First, I would say that any physical activity you add to your daily routine is "good exercise."
Second, I agree that bike riding works the legs, but not the muscles in your arms and upper body. However, you are forgetting some vitally important body parts – the heart and lungs.
Bike riding falls into the category of aerobic training. To get the most health benefit from aerobic exercise you should try to maintain a level of moderate intensity for at least 30 minutes most days of the week. (An hour a day would be terrific.)
Your heart rate should be at 60% to 75% of your maximal heart rate. The simple way to calculate this is to subtract your age from 220. For example, if you're 50, your maximal heart rate is 220 – 50, or 170. Sixty percent of that is 102; 75 percent is 128. So a 50-year-old would aim for heart rate between 102 and 128.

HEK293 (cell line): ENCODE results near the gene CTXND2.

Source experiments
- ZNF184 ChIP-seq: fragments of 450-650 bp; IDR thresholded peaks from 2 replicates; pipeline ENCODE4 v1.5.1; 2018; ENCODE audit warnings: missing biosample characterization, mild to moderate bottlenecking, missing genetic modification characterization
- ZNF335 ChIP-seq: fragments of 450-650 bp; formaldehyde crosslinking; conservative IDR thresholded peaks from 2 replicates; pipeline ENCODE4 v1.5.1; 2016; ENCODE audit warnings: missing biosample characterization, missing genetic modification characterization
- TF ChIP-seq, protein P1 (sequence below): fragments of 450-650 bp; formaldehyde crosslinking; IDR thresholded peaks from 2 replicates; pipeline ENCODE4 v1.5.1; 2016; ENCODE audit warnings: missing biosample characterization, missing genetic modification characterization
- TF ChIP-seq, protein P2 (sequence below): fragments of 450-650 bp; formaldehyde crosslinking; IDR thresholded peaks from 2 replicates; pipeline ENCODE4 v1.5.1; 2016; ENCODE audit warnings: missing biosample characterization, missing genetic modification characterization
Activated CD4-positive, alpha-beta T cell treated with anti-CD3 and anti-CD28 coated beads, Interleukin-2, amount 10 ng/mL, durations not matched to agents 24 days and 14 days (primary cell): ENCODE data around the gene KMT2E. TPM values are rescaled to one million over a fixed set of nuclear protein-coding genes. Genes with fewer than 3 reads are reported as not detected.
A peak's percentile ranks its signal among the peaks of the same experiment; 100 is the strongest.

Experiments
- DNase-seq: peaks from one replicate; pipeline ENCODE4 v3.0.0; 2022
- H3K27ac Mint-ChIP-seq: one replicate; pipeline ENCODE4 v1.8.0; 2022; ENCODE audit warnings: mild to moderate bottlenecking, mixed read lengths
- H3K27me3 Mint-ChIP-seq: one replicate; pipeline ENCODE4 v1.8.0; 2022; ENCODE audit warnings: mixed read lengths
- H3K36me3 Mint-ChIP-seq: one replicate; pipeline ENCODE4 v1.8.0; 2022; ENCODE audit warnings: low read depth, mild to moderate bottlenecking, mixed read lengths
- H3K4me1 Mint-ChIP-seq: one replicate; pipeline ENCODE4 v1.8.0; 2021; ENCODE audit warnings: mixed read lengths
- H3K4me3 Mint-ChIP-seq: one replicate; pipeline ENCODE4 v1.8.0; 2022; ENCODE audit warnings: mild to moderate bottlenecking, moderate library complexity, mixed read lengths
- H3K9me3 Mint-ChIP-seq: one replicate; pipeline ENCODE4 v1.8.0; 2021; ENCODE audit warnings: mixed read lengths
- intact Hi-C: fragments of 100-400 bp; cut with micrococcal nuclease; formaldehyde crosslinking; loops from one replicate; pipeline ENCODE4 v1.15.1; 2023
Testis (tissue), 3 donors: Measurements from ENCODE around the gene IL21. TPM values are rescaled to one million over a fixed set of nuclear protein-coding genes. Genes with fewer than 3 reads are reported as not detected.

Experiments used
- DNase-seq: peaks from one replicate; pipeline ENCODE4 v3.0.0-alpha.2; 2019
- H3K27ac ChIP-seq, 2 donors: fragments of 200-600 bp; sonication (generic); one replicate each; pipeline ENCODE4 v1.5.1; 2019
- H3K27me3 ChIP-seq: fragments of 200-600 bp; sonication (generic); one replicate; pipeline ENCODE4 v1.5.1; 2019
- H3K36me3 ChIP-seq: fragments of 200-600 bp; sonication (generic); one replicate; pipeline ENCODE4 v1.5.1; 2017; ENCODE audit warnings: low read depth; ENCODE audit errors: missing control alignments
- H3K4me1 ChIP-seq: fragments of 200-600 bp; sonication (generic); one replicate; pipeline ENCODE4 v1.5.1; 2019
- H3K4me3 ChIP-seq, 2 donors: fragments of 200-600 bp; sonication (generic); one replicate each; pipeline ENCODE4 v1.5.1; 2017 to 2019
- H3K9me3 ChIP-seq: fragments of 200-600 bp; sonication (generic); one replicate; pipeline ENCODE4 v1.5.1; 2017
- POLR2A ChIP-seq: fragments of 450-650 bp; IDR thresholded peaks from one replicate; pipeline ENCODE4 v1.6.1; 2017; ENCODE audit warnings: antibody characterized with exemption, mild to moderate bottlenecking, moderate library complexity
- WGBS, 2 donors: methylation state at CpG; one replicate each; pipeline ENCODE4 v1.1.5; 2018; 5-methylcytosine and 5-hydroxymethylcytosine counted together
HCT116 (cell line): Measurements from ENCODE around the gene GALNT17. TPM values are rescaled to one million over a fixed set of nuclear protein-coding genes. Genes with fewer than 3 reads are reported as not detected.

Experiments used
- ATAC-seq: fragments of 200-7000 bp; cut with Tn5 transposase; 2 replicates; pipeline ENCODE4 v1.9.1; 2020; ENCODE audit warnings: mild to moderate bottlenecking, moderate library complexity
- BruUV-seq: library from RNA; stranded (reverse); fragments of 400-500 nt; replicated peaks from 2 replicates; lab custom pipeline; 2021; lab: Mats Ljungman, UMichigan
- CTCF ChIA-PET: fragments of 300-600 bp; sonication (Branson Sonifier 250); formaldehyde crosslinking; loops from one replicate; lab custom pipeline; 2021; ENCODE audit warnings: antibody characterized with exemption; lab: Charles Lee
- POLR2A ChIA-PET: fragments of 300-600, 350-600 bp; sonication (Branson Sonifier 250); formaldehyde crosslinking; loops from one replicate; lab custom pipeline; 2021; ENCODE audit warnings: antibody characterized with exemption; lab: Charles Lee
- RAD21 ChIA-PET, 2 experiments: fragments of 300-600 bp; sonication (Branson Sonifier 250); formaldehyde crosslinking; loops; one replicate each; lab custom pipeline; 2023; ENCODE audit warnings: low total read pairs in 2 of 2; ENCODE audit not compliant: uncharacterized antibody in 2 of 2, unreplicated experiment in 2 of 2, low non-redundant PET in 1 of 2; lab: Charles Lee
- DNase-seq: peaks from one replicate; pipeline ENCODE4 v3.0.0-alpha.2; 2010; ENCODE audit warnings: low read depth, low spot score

But don't rely on this measurement alone. At moderate intensity exercise, you should be able to talk without difficulty, even if your heart rate is in range. If you are breathing so hard that you can't talk, you may want to ease up a little.
To make up for the muscle exercise that bike riding lacks, I recommend adding resistance training with weights or machines to work your arm, shoulder and back muscles. Do this 2 to 3 times per week. Don't do resistance training of the same muscles two days in a row. They need a chance to recover.
I also suggest adding core strengthening to work your abdominal muscles. Although you don't need to, you can do sit-ups and crunches daily.